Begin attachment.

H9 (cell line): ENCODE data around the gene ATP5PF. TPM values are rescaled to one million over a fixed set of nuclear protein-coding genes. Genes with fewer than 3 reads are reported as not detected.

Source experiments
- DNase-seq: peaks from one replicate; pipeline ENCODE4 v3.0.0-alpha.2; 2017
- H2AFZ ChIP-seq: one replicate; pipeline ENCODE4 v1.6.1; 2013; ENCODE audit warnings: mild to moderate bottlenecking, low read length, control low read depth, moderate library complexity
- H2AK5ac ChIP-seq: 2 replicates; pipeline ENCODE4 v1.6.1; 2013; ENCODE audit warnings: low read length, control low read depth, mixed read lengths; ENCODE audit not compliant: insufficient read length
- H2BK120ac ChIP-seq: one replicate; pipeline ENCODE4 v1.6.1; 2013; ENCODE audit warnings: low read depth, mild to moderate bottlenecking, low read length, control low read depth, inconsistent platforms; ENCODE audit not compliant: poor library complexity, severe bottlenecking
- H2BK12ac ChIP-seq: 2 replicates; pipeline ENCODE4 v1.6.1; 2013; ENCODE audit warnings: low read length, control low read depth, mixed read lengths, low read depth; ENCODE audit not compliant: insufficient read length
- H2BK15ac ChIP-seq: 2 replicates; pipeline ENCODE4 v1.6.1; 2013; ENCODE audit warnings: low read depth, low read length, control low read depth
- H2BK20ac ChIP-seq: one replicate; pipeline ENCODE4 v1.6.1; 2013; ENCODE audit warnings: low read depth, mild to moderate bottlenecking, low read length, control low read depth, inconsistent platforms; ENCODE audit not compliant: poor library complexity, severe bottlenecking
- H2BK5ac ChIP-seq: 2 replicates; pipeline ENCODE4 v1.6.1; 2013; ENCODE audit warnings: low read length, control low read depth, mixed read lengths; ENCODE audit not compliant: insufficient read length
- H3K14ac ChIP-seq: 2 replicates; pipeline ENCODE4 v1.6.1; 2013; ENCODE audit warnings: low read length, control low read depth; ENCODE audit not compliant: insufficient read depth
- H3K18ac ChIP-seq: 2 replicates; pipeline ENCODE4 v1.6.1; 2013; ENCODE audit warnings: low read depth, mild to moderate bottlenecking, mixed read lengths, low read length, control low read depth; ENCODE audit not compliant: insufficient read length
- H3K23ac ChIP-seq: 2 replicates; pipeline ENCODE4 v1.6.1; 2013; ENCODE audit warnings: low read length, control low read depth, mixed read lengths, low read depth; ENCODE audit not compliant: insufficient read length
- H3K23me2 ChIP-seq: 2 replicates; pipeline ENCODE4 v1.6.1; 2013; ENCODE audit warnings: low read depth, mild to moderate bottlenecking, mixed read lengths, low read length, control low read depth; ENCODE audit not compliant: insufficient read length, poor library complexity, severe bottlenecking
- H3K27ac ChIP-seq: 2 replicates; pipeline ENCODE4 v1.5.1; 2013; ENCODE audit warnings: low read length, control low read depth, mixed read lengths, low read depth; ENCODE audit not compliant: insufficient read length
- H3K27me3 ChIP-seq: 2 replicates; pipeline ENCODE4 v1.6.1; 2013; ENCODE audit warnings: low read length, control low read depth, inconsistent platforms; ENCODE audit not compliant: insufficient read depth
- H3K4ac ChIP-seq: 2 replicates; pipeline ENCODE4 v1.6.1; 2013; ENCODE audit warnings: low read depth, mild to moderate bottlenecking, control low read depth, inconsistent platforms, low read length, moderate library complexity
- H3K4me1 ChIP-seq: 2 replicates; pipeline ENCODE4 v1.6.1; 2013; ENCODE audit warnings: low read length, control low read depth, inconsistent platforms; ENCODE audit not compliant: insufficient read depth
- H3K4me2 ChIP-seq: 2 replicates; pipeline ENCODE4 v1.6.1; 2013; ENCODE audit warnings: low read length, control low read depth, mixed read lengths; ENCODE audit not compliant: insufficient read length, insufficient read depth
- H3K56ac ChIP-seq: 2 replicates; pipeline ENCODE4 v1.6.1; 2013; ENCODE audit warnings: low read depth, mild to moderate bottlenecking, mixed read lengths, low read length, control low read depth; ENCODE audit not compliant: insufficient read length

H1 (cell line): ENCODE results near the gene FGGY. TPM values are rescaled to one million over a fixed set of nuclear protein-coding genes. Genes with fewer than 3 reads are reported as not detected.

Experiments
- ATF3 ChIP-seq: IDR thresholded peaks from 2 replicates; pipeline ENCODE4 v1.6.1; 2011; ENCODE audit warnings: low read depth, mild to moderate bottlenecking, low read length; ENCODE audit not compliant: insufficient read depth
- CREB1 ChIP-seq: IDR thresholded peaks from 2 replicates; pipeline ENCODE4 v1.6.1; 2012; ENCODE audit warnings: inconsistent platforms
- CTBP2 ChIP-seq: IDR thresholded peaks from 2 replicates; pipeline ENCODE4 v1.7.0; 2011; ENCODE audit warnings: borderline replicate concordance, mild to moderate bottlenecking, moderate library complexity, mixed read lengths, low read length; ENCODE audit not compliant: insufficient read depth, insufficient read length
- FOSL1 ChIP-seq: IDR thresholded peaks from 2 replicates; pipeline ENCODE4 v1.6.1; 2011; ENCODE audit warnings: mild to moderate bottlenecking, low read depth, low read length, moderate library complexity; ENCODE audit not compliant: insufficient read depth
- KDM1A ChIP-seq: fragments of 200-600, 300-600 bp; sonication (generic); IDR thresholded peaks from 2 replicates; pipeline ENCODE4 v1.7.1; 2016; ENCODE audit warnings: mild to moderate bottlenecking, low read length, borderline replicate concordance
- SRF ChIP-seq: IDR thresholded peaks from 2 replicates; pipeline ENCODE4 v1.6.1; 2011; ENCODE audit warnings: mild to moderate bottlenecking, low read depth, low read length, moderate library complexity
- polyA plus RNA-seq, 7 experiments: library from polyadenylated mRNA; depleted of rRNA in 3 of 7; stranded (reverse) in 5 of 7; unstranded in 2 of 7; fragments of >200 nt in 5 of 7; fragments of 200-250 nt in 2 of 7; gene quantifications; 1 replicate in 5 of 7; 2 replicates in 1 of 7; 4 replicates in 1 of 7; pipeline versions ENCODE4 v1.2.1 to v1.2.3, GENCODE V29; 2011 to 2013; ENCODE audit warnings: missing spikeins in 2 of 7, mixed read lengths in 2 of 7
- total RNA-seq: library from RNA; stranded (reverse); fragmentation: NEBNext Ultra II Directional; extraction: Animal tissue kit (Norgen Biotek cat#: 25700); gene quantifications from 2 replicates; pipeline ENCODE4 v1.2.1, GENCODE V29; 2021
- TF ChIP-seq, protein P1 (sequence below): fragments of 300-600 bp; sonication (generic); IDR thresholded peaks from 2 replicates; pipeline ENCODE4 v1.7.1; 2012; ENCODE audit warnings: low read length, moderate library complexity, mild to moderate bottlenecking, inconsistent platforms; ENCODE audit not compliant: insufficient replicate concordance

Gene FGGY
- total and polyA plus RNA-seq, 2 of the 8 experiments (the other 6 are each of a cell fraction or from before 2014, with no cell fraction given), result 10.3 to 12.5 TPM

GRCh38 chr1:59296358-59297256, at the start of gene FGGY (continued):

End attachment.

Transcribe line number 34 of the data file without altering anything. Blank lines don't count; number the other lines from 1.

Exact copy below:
GRCh38 chr1:59296358-59297256, at the start of gene FGGY (continued):